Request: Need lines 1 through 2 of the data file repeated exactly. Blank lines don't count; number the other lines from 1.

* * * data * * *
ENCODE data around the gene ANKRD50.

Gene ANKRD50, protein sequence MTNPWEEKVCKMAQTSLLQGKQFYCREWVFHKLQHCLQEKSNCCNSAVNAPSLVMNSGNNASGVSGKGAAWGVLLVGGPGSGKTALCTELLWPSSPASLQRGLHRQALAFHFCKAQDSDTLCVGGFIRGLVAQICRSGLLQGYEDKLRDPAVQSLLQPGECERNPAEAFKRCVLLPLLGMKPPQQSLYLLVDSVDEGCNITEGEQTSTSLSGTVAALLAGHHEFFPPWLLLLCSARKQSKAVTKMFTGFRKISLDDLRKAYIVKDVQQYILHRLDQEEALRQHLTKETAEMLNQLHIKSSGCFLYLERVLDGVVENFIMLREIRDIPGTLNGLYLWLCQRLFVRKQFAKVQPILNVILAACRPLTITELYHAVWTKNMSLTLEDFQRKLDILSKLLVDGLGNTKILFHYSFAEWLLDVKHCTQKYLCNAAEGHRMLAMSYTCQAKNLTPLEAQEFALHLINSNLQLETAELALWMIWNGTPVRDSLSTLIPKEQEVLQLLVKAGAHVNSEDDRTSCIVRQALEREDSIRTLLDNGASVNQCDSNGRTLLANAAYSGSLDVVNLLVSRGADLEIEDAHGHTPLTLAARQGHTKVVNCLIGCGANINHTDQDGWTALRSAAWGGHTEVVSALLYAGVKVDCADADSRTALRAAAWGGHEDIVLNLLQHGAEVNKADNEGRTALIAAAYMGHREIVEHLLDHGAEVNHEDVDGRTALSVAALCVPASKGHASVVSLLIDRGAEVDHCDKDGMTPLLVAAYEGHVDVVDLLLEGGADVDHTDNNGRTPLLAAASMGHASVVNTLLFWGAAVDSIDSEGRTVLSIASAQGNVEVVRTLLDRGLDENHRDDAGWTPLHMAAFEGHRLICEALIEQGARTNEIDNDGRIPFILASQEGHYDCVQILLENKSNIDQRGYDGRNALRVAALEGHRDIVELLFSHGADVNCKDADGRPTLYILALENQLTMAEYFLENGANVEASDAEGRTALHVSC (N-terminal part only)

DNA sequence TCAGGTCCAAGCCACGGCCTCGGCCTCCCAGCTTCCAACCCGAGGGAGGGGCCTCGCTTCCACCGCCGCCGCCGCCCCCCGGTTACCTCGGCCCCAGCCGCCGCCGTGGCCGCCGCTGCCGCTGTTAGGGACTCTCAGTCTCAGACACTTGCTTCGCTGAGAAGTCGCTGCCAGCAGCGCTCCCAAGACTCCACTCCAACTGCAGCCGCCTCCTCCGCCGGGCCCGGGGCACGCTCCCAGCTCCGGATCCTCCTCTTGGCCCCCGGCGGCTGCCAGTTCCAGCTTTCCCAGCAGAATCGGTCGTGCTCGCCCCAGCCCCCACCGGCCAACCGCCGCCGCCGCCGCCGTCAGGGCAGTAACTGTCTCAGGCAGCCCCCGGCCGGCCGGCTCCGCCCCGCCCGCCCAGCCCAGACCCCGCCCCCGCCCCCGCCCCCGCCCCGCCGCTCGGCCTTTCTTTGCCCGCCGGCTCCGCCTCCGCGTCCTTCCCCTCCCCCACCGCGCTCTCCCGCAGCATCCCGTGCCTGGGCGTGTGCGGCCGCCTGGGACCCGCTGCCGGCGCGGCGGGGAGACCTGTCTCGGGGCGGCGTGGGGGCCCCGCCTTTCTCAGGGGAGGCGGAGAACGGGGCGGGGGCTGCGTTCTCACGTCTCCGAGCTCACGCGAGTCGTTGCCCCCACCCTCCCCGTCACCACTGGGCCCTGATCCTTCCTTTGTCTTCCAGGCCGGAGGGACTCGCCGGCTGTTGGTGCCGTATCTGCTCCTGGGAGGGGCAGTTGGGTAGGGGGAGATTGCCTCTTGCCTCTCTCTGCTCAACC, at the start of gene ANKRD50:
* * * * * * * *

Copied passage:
ENCODE data around the gene ANKRD50.

Gene ANKRD50, protein sequence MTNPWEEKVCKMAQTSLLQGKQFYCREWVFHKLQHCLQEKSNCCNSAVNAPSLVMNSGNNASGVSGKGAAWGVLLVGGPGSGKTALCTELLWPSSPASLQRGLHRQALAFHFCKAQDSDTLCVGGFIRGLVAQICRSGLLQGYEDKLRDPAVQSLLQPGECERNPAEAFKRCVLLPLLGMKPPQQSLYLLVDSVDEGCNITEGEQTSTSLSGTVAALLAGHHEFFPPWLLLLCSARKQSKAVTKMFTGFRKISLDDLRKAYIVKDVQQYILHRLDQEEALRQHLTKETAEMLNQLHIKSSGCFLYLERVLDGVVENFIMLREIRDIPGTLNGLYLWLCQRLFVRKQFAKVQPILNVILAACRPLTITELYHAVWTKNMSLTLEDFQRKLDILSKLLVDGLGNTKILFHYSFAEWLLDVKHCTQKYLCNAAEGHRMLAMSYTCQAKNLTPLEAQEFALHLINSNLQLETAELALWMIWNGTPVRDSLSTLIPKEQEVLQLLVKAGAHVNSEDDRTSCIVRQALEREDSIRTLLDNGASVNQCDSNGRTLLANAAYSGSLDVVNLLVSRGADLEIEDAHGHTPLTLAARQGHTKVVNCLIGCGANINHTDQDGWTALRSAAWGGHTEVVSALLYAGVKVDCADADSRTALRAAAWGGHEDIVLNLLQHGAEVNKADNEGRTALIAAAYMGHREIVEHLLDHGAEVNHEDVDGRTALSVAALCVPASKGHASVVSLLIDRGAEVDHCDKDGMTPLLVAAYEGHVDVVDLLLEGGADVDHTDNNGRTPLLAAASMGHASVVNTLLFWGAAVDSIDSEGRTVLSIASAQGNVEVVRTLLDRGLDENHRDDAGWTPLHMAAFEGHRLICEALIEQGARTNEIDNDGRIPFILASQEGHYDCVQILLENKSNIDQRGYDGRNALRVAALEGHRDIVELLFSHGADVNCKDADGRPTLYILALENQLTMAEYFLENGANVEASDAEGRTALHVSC (N-terminal part only)